The Portland Trail Blazers fell to the San Antonio Spurs tonight in a 110-96 contest that was, for all intents and purposes, a blowout....though it never quite felt like one. The Spurs made some pretty plays but they didn't run away with the game in any obvious fashion. Instead the Blazers' defense sprung a leak in the first quarter that never got patched, leading to a slow intake of water which eventually sunk the ship beyond rescue. Portland never gained control of the court for more than a couple plays straight and didn't win a single quarter. San Antonio never looked rattled. The game went in one direction; for the Blazers, that was straight south.
Various ailments plagued Portland's play during different parts of the game. Defense was the constant. Portland allowed San Antonio 35 points in the first period. The first unit couldn't cover the three-point arc, uncharacteristic lethargy keeping them just short of Spurs shooters. The second unit couldn't cover anything as Spurs guards broke down individual defenders and passed anywhere they pleased. Those trends continued and Spurs posted 60 at the break, 91 at the end of the third quarter. Their overall 45% field goal clip looked average but they fired 11-29 from the arc and grabbed 15 offensive rebounds. 16 Portland turnovers led to 25 Spurs points after, 17 off the break. As you might guess from those numbers, San Antonio was first to almost every contested ball tonight.
On the bright side, Portland's offense clicked well. The Blazers shot 50% from the field, though only 32% from behind the arc. That might have been enough had any offensive rebounds come their way. Portland totaled a shocking 2 O-rebs in 48 minutes. Normally that's half a center's worth of production for them, not the whole team for the whole game. Portland attempted 74 shots while San Antonio lofted 94. Getting out-attempted by 20 is not Trail Blazer basketball.
Between the turnovers, the Spurs winning the hustle plays, a rebounding deficit, a large three-point deficit, and getting up 20 fewer shots than the opponent the Blazers never really had a chance.
There's not much to the analysis in this one other than...
A. The Spurs are good.
B. The Spurs weren't going to give this one up after losing the last meeting between these teams in triple overtime. (Plus looking up at the Blazers in the standings and hearing how the guard may be changing in the West.)
C. Portland's defense just isn't the same with Chris Kaman in the game as it is when Robin Lopez plays. That may seem obvious but it bears repeating. It's shown up in small ways over the last couple weeks but it showed up big time tonight. The rotations aren't the same. The rebounding isn't the same. The confidence isn't there. And the Blazers can't win with offense alone...at least not against good teams,
D. When the Blazers don't play with verve and energy, they have a hard time making up for it. Everybody needs to remember what makes this team great. It's not the talent, it's how the talent operates and meshes.
If the listless loss was a cloud, a couple of bench players provided one heck of a silver lining.
Meyers Leonard hit every shot he took, took only smart shots, gave his all on defense, dove to the floor after loose balls, and even set some credible screens. We've been hard on Leonard in the past (for good reason). Even during his recent, decent performances the praise has been a little tongue-in-cheek, like seeing your little brother explode for an unexpected dunk and wondering where it came from and if he'll ever do it again. But Meyers wasn't anybody's little brother on this night. He played the way the game is meant to be played: with energy, with authority, with intelligence, and within the team framework. This may be my favorite Leonard outing ever. If he's going to play like this--especially standing out as an island with his teammates not following suit--he deserves legit credit. That was not just an NBA-type performance, that was a good NBA-type performance. Following on the heels of a really nice couple weeks, the bar has now been raised. Leonard deserves equal footing, and equal respect, with everybody else on the team. We've always said that it's the responsibility of every bench player to play so well that Coach Stotts can't possibly DNP him anymore. That moment has arrived for Meyers. Congratulations, Mr. Leonard. Here's to many more nights like this.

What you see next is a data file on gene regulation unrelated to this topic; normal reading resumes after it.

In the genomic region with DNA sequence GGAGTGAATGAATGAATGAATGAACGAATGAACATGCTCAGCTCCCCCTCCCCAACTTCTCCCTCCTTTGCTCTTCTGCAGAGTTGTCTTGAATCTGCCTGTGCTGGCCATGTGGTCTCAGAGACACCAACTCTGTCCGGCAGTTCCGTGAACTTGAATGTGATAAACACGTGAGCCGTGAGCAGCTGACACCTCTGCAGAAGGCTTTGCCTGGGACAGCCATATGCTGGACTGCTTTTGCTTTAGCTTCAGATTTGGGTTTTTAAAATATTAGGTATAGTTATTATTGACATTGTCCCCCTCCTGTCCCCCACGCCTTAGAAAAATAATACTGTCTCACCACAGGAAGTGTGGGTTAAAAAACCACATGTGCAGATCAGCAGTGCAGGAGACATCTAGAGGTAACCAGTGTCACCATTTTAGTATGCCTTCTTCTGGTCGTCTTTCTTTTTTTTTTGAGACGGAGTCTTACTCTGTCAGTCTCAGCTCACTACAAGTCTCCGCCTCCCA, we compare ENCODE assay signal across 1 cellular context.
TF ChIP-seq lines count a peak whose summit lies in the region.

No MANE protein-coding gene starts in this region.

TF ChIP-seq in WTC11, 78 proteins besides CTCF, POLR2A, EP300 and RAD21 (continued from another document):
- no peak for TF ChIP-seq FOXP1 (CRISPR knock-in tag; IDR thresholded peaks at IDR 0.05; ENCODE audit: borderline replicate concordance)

CJ McCollum may not have quite reached that point yet, but he played a great offensive game. He hit 7-10 shots for 17 points and it could have been 20 if he would have hit his free throws. That's not bad for 20 minutes. Like Leonard, McCollum played with authority, within his own skin, within the offense. His points didn't come from a random outburst of CJ Ball. The opportunities opened, he took them, he made the Spurs pay for giving them to him. Well done.
Unfortunately Nicolas Batum continued his mini-implosion, coughing up 5 turnovers against 2 assists and 5 points. Wesley Matthews continued his struggles as well, attempting 4 shots and making but 1. Steve Blake produced his usual assists but every other aspect of his game seems limp at this point.
The Blazers face the Memphis Grizzlies tomorrow night in a 6:00 Pacific start. On paper this is the hardest game of the current 4 bracketed by the Clippers and Kings. It'd be ironic for the Blazers to come out ahead in the face of their most difficult challenge, but let's hope they do just that.
The Instant Recap with more on the game and reaction to it.
Pounding The Rock can finally get that Blazers monkey off their back.